Jacquetta seems to have been some sort of superwoman as she had at least 14 children, would hardly have had time to get over one pregnancy before she was pregnant again and still managed to pack a lot into life, supporting the king. But war was never far away and changes mean danger.

I must admit that I had never even heard of Jacquetta until recently, it’s really sad the way strong women have been overlooked by historians. Although this is a work of fiction the author has done plenty of research and woven an entertaining story around what is known.

The Women of the Cousins’ War by Philippa Gregory, David Baldwin and Michael Jones

The Women of the Cousins’ War is a non-fiction book which is written by three historians. The Cousins’ War is more commonly known as The Hundred Years War. Philippa Gregory has written the first section which is about the little known Jacquetta of Luxembourg who lived from 1415-16 to 1472.  She became the Duchess of Bedford and would have had a high profile in royal circles. She was related to both royal houses, Lancaster and York, but there was no biography of her. Philippa Gregory trawled through many documents to fill in the gaps that had been left about Jacquetta’s life. She was around at the same time as Joan of Arc, and may have met her.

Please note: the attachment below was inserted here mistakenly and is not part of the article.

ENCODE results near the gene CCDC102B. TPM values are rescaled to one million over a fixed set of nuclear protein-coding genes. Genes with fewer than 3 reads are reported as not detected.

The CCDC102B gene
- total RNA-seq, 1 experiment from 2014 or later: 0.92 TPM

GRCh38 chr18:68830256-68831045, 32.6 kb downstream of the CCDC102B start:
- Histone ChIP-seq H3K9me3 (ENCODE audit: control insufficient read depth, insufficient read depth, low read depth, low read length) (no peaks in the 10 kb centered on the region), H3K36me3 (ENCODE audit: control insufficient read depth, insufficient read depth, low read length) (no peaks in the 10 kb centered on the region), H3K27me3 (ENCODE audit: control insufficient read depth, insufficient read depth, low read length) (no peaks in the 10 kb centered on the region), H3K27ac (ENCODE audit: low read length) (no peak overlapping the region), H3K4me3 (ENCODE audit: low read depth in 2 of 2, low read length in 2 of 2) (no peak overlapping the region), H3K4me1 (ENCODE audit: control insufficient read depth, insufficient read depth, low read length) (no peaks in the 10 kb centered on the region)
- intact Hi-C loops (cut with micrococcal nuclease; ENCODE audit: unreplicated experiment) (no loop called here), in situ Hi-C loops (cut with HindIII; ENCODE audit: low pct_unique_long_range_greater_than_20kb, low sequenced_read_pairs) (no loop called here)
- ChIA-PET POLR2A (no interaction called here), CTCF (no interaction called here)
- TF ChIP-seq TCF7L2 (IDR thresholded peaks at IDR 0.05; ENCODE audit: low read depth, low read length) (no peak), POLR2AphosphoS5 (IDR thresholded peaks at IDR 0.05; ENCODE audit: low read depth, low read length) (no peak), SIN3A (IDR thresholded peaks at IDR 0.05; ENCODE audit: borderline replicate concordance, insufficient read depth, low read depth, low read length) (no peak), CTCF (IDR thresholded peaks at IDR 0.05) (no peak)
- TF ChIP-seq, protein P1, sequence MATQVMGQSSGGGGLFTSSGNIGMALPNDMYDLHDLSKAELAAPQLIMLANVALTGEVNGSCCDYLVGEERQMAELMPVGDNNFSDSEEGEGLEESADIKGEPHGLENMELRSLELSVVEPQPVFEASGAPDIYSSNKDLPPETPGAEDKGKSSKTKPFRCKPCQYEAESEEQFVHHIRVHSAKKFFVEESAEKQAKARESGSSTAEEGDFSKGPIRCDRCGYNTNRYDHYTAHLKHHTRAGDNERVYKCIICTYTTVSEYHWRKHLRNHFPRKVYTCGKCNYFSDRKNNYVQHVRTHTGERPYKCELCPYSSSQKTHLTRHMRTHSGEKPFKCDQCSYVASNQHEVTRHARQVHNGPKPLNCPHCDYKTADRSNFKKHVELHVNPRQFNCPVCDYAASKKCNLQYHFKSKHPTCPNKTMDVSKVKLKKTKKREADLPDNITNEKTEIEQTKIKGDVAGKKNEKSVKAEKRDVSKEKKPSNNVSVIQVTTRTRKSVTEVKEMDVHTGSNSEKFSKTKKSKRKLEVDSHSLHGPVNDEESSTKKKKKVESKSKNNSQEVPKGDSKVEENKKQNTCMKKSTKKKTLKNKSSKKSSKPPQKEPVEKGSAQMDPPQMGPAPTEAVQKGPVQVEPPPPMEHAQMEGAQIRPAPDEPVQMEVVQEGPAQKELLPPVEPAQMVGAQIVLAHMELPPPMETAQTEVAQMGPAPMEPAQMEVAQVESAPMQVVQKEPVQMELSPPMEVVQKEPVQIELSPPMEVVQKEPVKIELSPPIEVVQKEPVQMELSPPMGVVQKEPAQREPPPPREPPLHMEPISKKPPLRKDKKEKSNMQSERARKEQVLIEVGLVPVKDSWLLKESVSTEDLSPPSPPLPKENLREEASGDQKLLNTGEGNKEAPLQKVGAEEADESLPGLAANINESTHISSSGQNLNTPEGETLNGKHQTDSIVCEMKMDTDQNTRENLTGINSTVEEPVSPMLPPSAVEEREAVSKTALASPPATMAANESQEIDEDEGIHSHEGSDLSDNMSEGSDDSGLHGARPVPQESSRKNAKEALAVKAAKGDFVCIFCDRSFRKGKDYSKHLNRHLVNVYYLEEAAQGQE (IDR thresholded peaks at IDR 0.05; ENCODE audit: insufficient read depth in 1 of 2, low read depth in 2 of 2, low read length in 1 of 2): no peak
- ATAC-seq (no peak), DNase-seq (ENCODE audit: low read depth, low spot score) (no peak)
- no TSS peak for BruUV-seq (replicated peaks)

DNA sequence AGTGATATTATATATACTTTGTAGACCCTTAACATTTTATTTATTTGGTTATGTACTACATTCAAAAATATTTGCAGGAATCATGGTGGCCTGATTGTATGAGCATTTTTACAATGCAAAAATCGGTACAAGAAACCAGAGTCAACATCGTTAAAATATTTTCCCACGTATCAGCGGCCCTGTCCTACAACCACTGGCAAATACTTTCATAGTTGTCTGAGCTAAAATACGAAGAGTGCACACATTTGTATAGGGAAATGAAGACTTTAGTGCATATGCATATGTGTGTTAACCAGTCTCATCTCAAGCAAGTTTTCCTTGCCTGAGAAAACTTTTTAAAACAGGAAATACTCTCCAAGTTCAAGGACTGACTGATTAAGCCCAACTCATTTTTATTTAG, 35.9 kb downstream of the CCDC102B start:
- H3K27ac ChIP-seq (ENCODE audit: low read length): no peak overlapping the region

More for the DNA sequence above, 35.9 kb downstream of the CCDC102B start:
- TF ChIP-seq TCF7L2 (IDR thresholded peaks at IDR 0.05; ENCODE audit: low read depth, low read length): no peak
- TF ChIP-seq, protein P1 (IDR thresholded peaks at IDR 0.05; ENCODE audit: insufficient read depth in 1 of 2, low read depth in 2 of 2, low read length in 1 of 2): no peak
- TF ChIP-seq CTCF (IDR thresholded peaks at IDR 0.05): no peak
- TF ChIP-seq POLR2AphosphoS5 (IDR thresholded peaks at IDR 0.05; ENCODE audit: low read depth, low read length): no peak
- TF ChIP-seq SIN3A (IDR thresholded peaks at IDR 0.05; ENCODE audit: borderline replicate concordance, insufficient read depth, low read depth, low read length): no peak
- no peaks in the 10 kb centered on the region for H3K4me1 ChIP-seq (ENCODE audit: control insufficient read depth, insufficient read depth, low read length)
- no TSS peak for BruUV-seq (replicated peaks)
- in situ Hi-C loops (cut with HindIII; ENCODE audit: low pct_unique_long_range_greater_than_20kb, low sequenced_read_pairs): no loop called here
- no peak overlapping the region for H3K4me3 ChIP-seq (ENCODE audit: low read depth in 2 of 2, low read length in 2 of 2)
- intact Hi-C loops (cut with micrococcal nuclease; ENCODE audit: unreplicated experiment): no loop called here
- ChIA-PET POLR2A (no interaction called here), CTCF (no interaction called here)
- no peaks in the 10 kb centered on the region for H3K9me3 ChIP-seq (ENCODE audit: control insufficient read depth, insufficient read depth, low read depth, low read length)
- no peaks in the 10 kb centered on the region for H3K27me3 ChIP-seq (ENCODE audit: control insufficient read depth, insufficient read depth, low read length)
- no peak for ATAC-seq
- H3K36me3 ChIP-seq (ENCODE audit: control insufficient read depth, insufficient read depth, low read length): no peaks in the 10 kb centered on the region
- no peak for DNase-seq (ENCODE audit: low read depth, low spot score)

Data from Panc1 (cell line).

The second section of this book is about Elizabeth Woodville, 1437/38 to 1492, and it’s written by the historian David Baldwin. I think Elizabeth Woodville is well-known to anyone with an interest in English history, it has always been a puzzle as to how she managed to get Edward IV to marry her at the drop of a hat (she was a widow much older than Edward and with two sons of her own, plus a large voraciously ambitious extended family). It’s no wonder that witchcraft was suspected by some! I think it’s safe to say that Elizabeth was very good at managing people.

The last section of the book features Margaret Beaufort, 1443-1509, and it’s written by Michael Jones. He describes Margaret as being intelligent, courageous and astute. It seems that she was the opposite of the men in her family whose behaviour left a lot to be desired. Margaret’s childhood was a tough one for this reason and I suspect that nobody would have thought that she would with the birth of her only son who became Henry VII, found the Tudor dynasty and towards the end of her life was known simply as the King’s Mother and had her own regal signature.

I enjoyed all three of these biographies. I was struck by the women’s longevity, especially considering that Eizabeth Woodville churned out  babies at the rate of one a year for over a decade, with seemingly no ill effects. Maternity care seems to have gone backwards when you consider how many women died from infection after giving birth in Tudor times!

The book has some interesting photos of portraits and statues and has lovely endpapers, The Lady and the Unicorn, Musee National du Moyen Age, Paris.